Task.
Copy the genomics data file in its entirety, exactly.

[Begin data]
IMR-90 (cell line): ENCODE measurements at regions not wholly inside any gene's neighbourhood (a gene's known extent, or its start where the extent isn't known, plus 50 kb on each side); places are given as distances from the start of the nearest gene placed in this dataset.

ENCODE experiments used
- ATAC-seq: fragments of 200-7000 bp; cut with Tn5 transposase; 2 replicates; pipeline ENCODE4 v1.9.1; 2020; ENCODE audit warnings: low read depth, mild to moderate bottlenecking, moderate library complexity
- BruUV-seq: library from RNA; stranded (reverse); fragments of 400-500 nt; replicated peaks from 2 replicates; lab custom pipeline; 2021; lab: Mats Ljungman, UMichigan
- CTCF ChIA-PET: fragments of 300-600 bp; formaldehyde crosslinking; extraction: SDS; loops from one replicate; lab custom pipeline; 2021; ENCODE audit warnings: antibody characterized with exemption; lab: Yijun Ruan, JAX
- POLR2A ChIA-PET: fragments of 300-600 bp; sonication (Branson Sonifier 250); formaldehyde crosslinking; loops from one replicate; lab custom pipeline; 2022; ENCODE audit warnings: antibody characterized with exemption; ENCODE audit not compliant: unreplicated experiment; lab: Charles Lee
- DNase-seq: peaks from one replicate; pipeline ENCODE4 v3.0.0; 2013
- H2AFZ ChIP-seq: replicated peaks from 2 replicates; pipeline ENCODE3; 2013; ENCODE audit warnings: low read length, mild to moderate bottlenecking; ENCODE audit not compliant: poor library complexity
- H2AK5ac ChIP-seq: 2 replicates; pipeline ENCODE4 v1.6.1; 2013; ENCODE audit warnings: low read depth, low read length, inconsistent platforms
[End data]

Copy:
IMR-90 (cell line): ENCODE measurements at regions not wholly inside any gene's neighbourhood (a gene's known extent, or its start where the extent isn't known, plus 50 kb on each side); places are given as distances from the start of the nearest gene placed in this dataset.

ENCODE experiments used
- ATAC-seq: fragments of 200-7000 bp; cut with Tn5 transposase; 2 replicates; pipeline ENCODE4 v1.9.1; 2020; ENCODE audit warnings: low read depth, mild to moderate bottlenecking, moderate library complexity
- BruUV-seq: library from RNA; stranded (reverse); fragments of 400-500 nt; replicated peaks from 2 replicates; lab custom pipeline; 2021; lab: Mats Ljungman, UMichigan
- CTCF ChIA-PET: fragments of 300-600 bp; formaldehyde crosslinking; extraction: SDS; loops from one replicate; lab custom pipeline; 2021; ENCODE audit warnings: antibody characterized with exemption; lab: Yijun Ruan, JAX
- POLR2A ChIA-PET: fragments of 300-600 bp; sonication (Branson Sonifier 250); formaldehyde crosslinking; loops from one replicate; lab custom pipeline; 2022; ENCODE audit warnings: antibody characterized with exemption; ENCODE audit not compliant: unreplicated experiment; lab: Charles Lee
- DNase-seq: peaks from one replicate; pipeline ENCODE4 v3.0.0; 2013
- H2AFZ ChIP-seq: replicated peaks from 2 replicates; pipeline ENCODE3; 2013; ENCODE audit warnings: low read length, mild to moderate bottlenecking; ENCODE audit not compliant: poor library complexity
- H2AK5ac ChIP-seq: 2 replicates; pipeline ENCODE4 v1.6.1; 2013; ENCODE audit warnings: low read depth, low read length, inconsistent platforms